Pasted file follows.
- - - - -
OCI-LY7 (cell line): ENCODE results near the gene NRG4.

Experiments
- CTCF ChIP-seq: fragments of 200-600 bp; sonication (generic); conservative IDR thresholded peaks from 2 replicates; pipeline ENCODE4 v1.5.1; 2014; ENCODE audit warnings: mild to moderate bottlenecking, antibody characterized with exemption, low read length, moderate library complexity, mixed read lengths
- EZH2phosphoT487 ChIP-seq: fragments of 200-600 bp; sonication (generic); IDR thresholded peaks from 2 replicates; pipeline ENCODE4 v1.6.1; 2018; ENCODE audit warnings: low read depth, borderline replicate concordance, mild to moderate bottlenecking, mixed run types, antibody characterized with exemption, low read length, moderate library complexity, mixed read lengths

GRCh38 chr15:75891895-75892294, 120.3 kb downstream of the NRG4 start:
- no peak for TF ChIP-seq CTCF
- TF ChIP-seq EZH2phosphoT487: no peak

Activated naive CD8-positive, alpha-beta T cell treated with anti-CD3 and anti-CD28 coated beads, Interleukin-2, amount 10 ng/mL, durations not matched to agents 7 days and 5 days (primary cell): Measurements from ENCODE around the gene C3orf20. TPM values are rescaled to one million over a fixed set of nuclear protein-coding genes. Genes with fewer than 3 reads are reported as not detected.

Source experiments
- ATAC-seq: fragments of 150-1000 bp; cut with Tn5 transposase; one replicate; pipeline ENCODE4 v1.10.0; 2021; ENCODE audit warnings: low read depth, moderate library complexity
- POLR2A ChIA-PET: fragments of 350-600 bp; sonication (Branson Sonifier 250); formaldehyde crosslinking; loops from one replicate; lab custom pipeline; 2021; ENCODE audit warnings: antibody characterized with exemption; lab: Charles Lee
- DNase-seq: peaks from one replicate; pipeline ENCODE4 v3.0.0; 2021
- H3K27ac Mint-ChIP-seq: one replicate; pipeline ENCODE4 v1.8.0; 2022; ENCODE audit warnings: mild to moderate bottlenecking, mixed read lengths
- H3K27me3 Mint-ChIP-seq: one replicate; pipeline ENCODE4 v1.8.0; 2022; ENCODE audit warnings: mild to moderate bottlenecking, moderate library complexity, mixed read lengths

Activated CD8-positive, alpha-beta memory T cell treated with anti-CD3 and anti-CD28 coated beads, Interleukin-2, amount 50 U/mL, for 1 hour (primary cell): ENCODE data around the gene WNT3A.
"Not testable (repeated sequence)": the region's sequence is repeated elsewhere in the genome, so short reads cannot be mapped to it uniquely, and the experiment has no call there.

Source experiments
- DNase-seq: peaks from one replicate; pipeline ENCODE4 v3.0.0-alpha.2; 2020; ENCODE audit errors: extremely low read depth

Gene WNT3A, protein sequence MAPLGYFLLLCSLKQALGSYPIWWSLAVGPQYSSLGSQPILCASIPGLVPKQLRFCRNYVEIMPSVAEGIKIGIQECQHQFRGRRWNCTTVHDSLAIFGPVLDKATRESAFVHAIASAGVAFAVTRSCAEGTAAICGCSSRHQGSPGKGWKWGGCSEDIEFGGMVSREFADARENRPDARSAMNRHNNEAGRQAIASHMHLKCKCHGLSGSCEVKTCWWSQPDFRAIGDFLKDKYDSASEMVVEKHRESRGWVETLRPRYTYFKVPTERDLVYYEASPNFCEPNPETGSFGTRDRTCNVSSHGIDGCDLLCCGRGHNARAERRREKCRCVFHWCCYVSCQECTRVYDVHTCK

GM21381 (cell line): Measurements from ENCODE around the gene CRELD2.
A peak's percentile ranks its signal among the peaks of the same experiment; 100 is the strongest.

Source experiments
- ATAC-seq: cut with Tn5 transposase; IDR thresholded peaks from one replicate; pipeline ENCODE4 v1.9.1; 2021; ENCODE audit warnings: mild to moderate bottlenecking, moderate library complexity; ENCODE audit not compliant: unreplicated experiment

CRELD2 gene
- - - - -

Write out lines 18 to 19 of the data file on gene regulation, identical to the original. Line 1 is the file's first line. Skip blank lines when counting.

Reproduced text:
- DNase-seq: peaks from one replicate; pipeline ENCODE4 v3.0.0-alpha.2; 2020; ENCODE audit errors: extremely low read depth

Gene WNT3A, protein sequence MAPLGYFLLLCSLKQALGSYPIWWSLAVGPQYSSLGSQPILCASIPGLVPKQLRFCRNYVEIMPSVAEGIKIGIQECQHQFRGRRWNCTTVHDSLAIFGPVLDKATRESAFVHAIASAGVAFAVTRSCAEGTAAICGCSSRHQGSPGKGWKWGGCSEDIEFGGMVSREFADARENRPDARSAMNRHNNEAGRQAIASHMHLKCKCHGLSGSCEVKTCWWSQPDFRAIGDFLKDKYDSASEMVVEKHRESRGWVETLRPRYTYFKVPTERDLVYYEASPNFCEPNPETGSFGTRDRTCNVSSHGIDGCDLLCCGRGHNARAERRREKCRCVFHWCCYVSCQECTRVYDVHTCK